Not all workplace programs are created equal. Some are able to inspire, generate and sustain high levels of engagement. But the majority are unable to sustain this initial spark of engagement, with many losing steam over time.
We’ve all heard the story. A workplace program begins positively, with an initial burst of energy, excitement and enthusiasm! Business leaders, change managers, communication teams, and change champions, are excited and invigorated to propel the organization towards a transformative goal. However, when this initial burst dies down, people (and organizations) return to business as usual—often reverting to old behaviors, and the transformation initiative running the risk of failure.
But it is not always this way.
Some change programs sustain their energies in the long-run. What differentiates the change programs that sustain high levels of engagement from those that don’t?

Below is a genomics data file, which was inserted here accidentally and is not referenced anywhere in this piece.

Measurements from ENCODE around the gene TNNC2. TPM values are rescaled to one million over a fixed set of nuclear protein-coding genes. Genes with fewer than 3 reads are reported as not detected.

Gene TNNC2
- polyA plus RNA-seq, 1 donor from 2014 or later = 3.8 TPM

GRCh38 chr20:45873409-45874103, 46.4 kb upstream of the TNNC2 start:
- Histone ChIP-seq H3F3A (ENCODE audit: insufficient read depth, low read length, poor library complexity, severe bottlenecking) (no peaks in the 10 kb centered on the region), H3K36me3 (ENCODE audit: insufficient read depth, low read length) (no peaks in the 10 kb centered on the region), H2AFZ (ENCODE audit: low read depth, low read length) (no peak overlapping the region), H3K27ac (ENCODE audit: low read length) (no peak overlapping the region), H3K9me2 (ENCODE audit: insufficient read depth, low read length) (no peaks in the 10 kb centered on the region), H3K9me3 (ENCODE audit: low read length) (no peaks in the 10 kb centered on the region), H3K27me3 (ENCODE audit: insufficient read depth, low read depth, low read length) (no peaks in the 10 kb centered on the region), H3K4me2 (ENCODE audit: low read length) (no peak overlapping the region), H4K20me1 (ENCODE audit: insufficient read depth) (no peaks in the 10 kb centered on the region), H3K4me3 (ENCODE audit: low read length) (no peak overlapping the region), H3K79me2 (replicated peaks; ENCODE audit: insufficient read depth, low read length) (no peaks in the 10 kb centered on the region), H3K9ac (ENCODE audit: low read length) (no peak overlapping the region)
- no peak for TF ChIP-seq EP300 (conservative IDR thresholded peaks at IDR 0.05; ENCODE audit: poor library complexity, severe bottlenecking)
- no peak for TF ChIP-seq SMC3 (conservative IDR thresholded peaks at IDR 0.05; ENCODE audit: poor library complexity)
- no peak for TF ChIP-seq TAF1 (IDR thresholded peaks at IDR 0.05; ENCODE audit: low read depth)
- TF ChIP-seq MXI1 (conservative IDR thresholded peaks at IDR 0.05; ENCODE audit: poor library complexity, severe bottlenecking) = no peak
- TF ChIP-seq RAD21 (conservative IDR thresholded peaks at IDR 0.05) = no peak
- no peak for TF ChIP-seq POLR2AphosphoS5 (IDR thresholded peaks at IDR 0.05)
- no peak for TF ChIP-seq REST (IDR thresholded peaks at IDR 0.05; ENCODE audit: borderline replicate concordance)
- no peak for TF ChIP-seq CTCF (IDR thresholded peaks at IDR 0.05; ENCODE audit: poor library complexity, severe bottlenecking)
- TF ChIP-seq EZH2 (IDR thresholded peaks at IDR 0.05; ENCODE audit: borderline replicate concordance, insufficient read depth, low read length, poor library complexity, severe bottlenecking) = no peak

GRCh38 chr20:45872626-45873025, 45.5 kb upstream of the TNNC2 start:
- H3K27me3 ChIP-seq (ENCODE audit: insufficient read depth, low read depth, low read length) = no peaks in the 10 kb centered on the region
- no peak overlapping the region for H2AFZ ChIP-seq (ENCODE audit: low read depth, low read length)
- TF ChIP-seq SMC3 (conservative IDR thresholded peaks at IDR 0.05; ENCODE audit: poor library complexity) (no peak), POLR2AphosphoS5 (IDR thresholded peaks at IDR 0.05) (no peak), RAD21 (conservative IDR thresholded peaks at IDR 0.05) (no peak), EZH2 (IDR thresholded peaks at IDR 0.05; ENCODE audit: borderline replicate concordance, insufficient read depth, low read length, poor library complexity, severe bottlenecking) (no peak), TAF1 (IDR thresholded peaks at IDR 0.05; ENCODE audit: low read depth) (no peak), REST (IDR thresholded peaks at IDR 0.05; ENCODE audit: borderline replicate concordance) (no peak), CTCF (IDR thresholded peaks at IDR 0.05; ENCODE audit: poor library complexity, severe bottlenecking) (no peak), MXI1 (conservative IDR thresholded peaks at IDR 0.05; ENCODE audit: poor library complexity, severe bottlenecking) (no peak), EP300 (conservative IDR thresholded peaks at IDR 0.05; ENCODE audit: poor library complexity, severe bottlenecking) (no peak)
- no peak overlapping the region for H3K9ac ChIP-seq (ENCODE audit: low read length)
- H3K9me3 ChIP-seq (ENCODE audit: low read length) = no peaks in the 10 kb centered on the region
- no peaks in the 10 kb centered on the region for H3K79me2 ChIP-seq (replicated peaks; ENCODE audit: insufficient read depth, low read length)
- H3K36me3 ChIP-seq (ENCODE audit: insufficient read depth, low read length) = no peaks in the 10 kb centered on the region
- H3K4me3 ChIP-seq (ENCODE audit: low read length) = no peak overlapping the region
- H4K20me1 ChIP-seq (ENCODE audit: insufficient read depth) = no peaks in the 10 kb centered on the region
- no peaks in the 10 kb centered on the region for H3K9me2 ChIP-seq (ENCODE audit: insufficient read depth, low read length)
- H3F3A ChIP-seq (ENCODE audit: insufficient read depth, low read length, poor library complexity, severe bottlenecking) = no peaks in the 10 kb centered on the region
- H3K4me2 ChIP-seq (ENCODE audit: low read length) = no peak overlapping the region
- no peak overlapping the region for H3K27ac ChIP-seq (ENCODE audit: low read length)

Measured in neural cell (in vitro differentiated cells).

The answer may lie in how they envision success and how they play the workplace game.
Game theory—in simple terms, the study of how and why people make decisions—describes two types of games: finite and infinite games.
Finite games are where the goal is certain and clear, the players are known and the rules are pre-determined. Baseball and hockey are finite games: The rules are pre-determined and the goal is clear: to win.
On the other hand, in infinite games, there are no set rules. The rules may change, the boundaries may change, and even the players may change. There is only one goal: participants in the infinite game simply want to keep the game going.